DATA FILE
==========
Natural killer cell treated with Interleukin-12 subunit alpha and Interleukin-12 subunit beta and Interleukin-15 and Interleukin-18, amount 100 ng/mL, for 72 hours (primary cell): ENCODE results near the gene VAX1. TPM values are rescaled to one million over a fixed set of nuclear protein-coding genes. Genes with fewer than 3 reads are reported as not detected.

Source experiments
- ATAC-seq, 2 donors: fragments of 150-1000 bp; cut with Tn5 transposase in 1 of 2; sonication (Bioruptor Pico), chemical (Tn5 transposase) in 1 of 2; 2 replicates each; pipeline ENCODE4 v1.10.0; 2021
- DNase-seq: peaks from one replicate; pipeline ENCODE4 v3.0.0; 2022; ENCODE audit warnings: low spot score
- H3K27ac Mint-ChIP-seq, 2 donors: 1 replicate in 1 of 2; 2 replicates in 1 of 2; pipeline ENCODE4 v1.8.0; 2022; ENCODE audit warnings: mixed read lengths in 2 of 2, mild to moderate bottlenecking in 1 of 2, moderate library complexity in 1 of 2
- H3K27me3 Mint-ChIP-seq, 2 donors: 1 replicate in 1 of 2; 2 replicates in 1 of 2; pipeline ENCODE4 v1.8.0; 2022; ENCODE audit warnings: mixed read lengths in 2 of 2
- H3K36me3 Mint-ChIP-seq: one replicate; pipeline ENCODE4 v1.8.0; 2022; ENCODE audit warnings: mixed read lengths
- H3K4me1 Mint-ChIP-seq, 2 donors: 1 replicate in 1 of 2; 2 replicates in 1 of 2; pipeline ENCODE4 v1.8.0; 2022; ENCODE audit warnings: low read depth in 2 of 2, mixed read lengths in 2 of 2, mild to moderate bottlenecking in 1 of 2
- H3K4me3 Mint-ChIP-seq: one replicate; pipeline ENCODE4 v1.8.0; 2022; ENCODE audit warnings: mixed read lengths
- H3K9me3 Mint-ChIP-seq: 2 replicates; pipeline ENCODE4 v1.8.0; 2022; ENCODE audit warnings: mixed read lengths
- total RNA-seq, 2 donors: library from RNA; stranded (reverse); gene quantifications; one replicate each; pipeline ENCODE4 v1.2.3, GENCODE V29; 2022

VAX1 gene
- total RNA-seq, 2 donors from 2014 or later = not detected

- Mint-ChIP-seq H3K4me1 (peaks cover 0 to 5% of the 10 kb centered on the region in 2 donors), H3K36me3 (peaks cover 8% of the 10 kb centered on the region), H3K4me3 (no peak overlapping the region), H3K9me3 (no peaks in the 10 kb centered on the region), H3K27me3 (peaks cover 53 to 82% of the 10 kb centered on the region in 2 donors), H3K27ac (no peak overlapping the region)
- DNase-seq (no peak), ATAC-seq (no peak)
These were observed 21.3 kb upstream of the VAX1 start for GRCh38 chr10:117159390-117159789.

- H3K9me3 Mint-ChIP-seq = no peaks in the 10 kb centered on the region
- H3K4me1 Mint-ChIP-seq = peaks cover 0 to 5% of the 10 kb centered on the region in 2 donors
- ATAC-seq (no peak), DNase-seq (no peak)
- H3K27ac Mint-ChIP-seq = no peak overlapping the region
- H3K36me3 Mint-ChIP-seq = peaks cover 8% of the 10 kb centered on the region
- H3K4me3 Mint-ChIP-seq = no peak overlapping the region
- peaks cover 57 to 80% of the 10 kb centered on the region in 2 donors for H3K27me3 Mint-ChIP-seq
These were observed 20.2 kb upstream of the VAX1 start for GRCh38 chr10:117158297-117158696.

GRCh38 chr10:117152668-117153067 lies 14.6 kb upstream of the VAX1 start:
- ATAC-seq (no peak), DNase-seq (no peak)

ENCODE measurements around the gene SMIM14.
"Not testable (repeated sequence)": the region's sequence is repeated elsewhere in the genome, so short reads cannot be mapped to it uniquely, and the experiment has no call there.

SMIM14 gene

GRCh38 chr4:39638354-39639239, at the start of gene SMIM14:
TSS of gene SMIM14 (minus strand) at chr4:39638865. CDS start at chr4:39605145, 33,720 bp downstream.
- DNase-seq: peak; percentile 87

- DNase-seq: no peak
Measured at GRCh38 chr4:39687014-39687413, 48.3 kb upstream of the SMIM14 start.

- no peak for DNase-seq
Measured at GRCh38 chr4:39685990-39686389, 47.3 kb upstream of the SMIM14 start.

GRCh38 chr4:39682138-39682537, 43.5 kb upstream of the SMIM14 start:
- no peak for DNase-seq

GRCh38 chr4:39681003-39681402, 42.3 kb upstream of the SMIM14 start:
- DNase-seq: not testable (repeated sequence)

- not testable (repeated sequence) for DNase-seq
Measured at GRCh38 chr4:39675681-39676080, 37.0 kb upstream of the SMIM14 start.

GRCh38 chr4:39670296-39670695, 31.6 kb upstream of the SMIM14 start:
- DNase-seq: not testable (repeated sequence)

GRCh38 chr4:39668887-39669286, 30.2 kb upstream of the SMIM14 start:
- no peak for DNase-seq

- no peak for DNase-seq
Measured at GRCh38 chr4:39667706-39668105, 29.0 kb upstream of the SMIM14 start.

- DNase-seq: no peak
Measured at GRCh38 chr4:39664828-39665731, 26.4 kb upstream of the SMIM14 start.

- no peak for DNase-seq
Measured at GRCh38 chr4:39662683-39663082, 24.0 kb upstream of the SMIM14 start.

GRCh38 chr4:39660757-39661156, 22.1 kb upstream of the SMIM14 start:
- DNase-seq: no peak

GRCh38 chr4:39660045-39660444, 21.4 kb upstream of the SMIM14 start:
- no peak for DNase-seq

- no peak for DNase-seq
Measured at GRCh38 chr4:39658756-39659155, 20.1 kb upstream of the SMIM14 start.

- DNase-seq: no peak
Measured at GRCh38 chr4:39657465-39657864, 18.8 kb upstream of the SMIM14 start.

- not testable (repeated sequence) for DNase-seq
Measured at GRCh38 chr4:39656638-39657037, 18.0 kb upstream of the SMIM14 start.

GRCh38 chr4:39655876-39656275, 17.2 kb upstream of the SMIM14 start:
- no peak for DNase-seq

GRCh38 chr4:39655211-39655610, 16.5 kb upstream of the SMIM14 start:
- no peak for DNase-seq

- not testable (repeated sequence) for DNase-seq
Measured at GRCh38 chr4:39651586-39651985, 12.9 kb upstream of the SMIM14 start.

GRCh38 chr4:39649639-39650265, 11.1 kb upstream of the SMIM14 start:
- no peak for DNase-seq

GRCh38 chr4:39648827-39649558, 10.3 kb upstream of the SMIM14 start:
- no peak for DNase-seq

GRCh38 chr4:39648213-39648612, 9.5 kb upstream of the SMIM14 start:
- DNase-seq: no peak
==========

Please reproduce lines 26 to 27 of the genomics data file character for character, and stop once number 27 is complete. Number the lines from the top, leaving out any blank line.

- ATAC-seq (no peak), DNase-seq (no peak)

ENCODE measurements around the gene SMIM14.